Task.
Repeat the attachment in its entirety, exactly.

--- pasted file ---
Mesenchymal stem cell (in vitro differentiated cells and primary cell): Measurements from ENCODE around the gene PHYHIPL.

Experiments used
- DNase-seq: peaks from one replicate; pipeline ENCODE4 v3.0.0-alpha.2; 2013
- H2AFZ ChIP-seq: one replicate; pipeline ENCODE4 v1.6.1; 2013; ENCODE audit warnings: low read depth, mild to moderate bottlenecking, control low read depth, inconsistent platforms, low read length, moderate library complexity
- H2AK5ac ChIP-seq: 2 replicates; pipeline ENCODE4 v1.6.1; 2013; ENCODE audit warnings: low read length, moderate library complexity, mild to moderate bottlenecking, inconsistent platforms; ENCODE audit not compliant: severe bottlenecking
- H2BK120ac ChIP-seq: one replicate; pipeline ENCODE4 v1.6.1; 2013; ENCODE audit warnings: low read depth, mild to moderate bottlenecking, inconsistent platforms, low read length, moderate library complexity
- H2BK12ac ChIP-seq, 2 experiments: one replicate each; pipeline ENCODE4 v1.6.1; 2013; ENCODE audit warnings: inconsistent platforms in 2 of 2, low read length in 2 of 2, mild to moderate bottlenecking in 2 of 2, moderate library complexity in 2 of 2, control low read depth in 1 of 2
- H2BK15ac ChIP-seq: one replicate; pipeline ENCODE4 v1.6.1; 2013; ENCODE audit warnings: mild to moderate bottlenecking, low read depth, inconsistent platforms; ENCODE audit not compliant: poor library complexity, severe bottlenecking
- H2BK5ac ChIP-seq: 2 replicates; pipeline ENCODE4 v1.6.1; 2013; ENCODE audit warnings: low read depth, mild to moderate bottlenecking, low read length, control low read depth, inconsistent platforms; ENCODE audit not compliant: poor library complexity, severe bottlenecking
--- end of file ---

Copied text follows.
Mesenchymal stem cell (in vitro differentiated cells and primary cell): Measurements from ENCODE around the gene PHYHIPL.

Experiments used
- DNase-seq: peaks from one replicate; pipeline ENCODE4 v3.0.0-alpha.2; 2013
- H2AFZ ChIP-seq: one replicate; pipeline ENCODE4 v1.6.1; 2013; ENCODE audit warnings: low read depth, mild to moderate bottlenecking, control low read depth, inconsistent platforms, low read length, moderate library complexity
- H2AK5ac ChIP-seq: 2 replicates; pipeline ENCODE4 v1.6.1; 2013; ENCODE audit warnings: low read length, moderate library complexity, mild to moderate bottlenecking, inconsistent platforms; ENCODE audit not compliant: severe bottlenecking
- H2BK120ac ChIP-seq: one replicate; pipeline ENCODE4 v1.6.1; 2013; ENCODE audit warnings: low read depth, mild to moderate bottlenecking, inconsistent platforms, low read length, moderate library complexity
- H2BK12ac ChIP-seq, 2 experiments: one replicate each; pipeline ENCODE4 v1.6.1; 2013; ENCODE audit warnings: inconsistent platforms in 2 of 2, low read length in 2 of 2, mild to moderate bottlenecking in 2 of 2, moderate library complexity in 2 of 2, control low read depth in 1 of 2
- H2BK15ac ChIP-seq: one replicate; pipeline ENCODE4 v1.6.1; 2013; ENCODE audit warnings: mild to moderate bottlenecking, low read depth, inconsistent platforms; ENCODE audit not compliant: poor library complexity, severe bottlenecking
- H2BK5ac ChIP-seq: 2 replicates; pipeline ENCODE4 v1.6.1; 2013; ENCODE audit warnings: low read depth, mild to moderate bottlenecking, low read length, control low read depth, inconsistent platforms; ENCODE audit not compliant: poor library complexity, severe bottlenecking